Managing the Cost of Specialty Drugs: Not So Black and White

Specialty Pharmacy TimesJan/Feb 2014
Volume 5
Issue 1

The editor-in-chief of Specialty Pharmacy Times discusses the tactics used by pharmacy benefit managers and manufacturers to contain specialty therapy costs.

The editor-in-chief of Specialty Pharmacy Times discusses the tactics used by pharmacy benefit managers and manufacturers to contain specialty therapy costs.

In defining what makes a specialty product, price arguably rises to the top of the list. The Centers for Medicare & Medicaid Services, under Medicare Part D, pegs the definition of specialty products as those costing $600 or more per month. The majority of products dispensed by specialty pharmacies do fall under the prescription drug benefit of a plan sponsor, which is most often administered by prescription benefit managers (PBMs).

We have been blessed to have new therapies over the last several years for hepatitis C, rheumatoid arthritis, HIV, multiple sclerosis, and other diseases. Thousands of lives are being saved, we are gaining more time with loved ones, and quality of life is improving for patients. But these new therapies generally come at increased cost over existing therapies.

Health care organizations are being held accountable for both the quality of the services and the cost. New entrants give cost “gatekeepers” the opportunity for leverage. That is not all a bad thing; however, it raises the question, “What are the criteria by which these decisions are being made?” Traditionally, we’ve allowed the “art of medicine” to prevail as to what works best for the patient, based on their physician’s professional judgment and great science that improves by the minute. But more and more, the gatekeepers are creating processes to help manage the cost of therapy.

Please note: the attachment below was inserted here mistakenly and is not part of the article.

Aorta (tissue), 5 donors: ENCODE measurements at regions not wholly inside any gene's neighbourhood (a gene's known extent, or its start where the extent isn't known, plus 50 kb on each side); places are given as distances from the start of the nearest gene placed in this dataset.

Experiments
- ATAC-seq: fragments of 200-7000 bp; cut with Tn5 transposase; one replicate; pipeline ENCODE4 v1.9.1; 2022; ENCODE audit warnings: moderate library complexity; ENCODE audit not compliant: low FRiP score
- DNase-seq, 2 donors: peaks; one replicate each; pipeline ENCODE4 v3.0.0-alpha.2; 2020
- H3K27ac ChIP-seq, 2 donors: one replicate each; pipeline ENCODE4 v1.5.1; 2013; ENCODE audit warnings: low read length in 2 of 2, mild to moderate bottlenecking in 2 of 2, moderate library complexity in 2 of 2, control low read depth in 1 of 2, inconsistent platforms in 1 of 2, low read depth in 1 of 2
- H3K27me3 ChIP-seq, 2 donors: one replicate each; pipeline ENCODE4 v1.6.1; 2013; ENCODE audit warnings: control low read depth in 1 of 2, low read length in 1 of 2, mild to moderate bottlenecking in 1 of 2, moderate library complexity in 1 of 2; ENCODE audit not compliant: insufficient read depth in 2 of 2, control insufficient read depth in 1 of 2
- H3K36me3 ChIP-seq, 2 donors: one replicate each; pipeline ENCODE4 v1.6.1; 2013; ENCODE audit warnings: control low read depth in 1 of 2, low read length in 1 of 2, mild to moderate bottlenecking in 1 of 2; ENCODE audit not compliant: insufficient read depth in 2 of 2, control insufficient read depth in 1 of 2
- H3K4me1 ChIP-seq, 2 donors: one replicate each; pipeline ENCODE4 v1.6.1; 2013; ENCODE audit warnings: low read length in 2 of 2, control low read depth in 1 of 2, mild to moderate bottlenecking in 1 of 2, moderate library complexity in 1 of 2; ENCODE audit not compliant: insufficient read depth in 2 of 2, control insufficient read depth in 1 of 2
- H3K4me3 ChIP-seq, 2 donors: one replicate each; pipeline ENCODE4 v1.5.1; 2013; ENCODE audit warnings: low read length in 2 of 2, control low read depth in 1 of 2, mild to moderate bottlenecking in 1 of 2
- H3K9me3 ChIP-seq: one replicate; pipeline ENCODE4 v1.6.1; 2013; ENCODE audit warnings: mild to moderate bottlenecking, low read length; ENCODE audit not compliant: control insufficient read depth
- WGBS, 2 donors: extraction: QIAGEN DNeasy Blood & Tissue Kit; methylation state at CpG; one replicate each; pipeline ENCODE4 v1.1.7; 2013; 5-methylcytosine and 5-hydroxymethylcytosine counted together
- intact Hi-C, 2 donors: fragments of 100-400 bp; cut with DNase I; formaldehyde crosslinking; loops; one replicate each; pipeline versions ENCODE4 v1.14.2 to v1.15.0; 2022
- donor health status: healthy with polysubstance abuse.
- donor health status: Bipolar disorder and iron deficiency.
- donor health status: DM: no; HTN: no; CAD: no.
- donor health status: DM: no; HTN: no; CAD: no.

As PBMs seek new ways to contain rising specialty drug costs there is a particular emphasis on increased formulary management.


There are a number of traditional and nontraditional tactics that PBMs have deployed to discourage or eliminate the use of branded pharmaceuticals in the non-specialty world. PBMs have gotten a lot more sophisticated, and with advances in e-prescribing and realtime adjudication, they will get even better. Until recently, however, specialty products have been less vulnerable, as the disease states being treated were rarer and it would have been more socially unacceptable to withhold therapy. With the advent of more choices in some therapeutic classes, we are seeing those rules change dramatically. We are seeing many of the traditional tactics now being deployed in specialty, including:

  • Preferred versus non-preferred formularies
  • Restrictive prior authorization
  • Restricted networks
  • Tier 4 or higher copay differentials
  • Step edits
  • Share-of-cost programs

The PBMs do make a point that they must consider the risk of prescription abandonment and lack of adherence.